Resistance to the new poor law

The movement brought together Tories who opposed centralisation and radicals who opposed the inhumanity of the 'poor law Bastilles'. In Bradford the Poor Law Guardians had to be protected by troops when rioting broke out; the Huddersfield Guardians defied the law for over a year and at TodmordenJohn and Joseph Fielden led a rate-revolt. Other tactics of the Anti-Poor-Law movement included attempting to prevent the election of Guardians electing as Guardians, men who opposed the PLAA intimidating the new Boards so that they did not elect clerks — without whom no business could be conducted physical harassment of Poor Law officials fighting with police and troops who were sent to assist with the implementation of the law Oastler and his colleagues addressed anti-Poor Law meetings and wrote pamphlets and letters to sympathetic newspapers like the Leeds Intelligencer and the Sheffield Iris in which they denounced the Poor Law Amendment Act as being cruel, unChristian and dictatorial.

Resistance to the new poor law

Royal Commission into the Operation of the Poor Laws Alarmed at the cost of poor relief in the southern agricultural districts of England where in many areas it had become a semi-permanent top-up of labourers' wages - the Allowance SystemRoundsman Systemor Speenhamland SystemParliament had set up a Royal Commission into the operation of the Poor Laws.

The Commission's findings, which had probably been predetermined, were that the old system was badly and expensively run. The Commission's recommendations were based on two principles. The first was less eligibility: The other was the "workhouse test": Migration of rural poor to the city to find work was a problem for urban ratepayers under this system, since it raised their poor rates.

The Commission's report recommended sweeping changes: Poor people coming to a workhouse for food, c.

Resistance to the new poor law

There was little practical experience to support it; only four of the parishes reporting had entirely abolished out-relief, and their problem cases could well have simply been displaced to neighbouring parishes.

Their purpose being to securely confine large numbers of the lower classes at low cost, they not unnaturally looked much like prisons.

The new system would be undermined if different unions treated their paupers differently; there should therefore be a central board with powers to specify standards and to enforce those standards; this could not be done directly by Parliament because of the legislative workload that would ensue.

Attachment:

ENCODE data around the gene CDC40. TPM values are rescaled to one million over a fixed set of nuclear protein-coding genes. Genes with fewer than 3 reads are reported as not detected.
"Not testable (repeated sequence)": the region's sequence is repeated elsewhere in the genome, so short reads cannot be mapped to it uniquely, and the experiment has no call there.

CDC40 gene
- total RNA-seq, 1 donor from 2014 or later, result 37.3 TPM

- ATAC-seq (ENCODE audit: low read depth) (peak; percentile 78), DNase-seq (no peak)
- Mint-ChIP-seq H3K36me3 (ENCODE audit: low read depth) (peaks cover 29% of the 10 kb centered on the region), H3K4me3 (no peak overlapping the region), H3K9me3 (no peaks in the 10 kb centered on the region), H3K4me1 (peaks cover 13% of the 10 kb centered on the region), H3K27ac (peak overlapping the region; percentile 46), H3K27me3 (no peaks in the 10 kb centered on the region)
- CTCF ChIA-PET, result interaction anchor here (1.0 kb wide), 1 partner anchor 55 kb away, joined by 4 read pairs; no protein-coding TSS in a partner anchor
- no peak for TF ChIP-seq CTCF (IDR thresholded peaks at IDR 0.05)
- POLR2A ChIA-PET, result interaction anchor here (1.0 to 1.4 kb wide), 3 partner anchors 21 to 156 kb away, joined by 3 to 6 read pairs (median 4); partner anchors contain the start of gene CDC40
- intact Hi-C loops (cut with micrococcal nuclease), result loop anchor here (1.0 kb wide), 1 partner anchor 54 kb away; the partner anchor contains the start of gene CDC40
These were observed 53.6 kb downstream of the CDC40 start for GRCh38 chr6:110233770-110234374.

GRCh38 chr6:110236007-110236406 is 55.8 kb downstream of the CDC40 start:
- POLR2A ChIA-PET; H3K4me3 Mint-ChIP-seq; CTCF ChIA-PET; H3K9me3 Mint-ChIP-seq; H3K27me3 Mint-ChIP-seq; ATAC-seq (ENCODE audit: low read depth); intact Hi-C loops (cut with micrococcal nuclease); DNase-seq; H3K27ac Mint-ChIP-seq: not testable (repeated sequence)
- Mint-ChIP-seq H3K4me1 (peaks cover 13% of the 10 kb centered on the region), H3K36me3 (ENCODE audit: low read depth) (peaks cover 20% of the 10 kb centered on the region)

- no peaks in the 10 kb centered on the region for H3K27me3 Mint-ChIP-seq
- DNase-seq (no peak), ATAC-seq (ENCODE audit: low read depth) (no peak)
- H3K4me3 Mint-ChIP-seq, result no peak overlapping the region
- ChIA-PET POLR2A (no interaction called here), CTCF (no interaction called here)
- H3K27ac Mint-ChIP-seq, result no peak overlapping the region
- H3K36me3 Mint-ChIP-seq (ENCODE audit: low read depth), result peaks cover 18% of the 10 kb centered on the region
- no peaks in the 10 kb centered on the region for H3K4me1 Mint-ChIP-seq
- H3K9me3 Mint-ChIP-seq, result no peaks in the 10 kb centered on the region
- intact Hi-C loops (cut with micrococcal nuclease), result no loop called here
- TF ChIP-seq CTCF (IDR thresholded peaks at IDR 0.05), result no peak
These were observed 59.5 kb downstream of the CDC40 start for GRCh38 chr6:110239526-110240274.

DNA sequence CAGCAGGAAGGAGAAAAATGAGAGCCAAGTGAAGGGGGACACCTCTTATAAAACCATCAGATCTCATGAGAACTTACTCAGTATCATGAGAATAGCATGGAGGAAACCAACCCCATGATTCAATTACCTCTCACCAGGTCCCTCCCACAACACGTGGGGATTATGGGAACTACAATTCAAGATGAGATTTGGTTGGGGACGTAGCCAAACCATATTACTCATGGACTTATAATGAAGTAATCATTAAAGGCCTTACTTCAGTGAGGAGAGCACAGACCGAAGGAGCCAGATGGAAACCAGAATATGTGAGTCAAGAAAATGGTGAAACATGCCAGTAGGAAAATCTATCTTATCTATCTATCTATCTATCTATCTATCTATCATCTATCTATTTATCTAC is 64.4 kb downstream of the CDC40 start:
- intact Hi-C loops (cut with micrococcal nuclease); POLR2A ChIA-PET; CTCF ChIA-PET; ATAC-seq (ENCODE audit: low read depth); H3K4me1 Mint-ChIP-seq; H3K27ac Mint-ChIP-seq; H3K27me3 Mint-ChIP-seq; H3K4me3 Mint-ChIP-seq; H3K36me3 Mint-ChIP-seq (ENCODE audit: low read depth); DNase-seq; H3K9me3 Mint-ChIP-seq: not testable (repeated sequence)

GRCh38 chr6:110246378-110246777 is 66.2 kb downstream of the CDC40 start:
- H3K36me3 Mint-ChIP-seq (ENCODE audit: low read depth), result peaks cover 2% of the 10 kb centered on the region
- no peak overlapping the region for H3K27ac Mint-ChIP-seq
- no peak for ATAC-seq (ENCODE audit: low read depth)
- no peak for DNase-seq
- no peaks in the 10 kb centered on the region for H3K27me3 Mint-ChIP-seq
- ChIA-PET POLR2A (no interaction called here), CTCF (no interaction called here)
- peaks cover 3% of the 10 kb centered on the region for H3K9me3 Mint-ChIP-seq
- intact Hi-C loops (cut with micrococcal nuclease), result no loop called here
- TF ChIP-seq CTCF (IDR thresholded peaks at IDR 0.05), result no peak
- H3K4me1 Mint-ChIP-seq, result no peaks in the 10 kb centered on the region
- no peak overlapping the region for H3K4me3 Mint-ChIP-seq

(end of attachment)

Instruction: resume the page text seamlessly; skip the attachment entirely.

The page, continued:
This arrangement was simultaneously justified as required to give absolute uniformity country-wide and as allowing regulations to be tailored to local circumstances without taking up Parliament's time. Mothers of illegitimate children should receive much less support; poor-law authorities should no longer attempt to identify the fathers of illegitimate children and recover the costs of child support from them.

It was argued that penalising fathers of illegitimate children reinforced pressures for the parents of children conceived out Resistance to the new poor law wedlock to marry, and generous payments for illegitimate children indemnified the mother against failure to marry.

This pressure explained the existence of poverty, which he justified theologically as a force for self-improvement and abstention. He saw any assistance to the poor—such as given by the old poor laws—as self-defeating, temporarily removing the pressure of want from the poor while leaving them free to increase their families, thus leading to greater number of people in want and an apparently greater need for relief.

His views were influential and hotly debated without always being understood, and opposition to the old Poor Law which peaked between and was described by both sides as " Malthusian ".

This idea of utilitarianism underpinned the Poor Law Amendment Act. Bentham believed that "the greatest good for the greatest number" could only be achieved when wages found their true levels in a free-market system.

Chadwick believed that the poor rate would reach its "correct" level when the workhouse was seen as a deterrent and fewer people claimed relief. A central authority was needed to ensure a uniform poor law regime for all parishes and to ensure that that regime deterred applications for relief; that is, to ensure a free market for labour required greater state intervention in poor relief.

Bentham's argument that people chose pleasant options and would not do what was unpleasant provided a rationale for making relief unpleasant so that people would not claim it, "stigmatising" relief so that it became "an object of wholesome horror".

Instead, it set up a three-man Poor Law Commissionan "at arms' length" quango to which Parliament delegated the power to make appropriate regulations, without making any provision for effective oversight of the Commission's doings.

Local poor-rates payers still elected their local Board of Poor Law Guardians and still paid for local poor law provisions, but those provisions could be specified to the Board of Guardians by the Poor Law Commission; where they were, the views of the local rate-payers were irrelevant.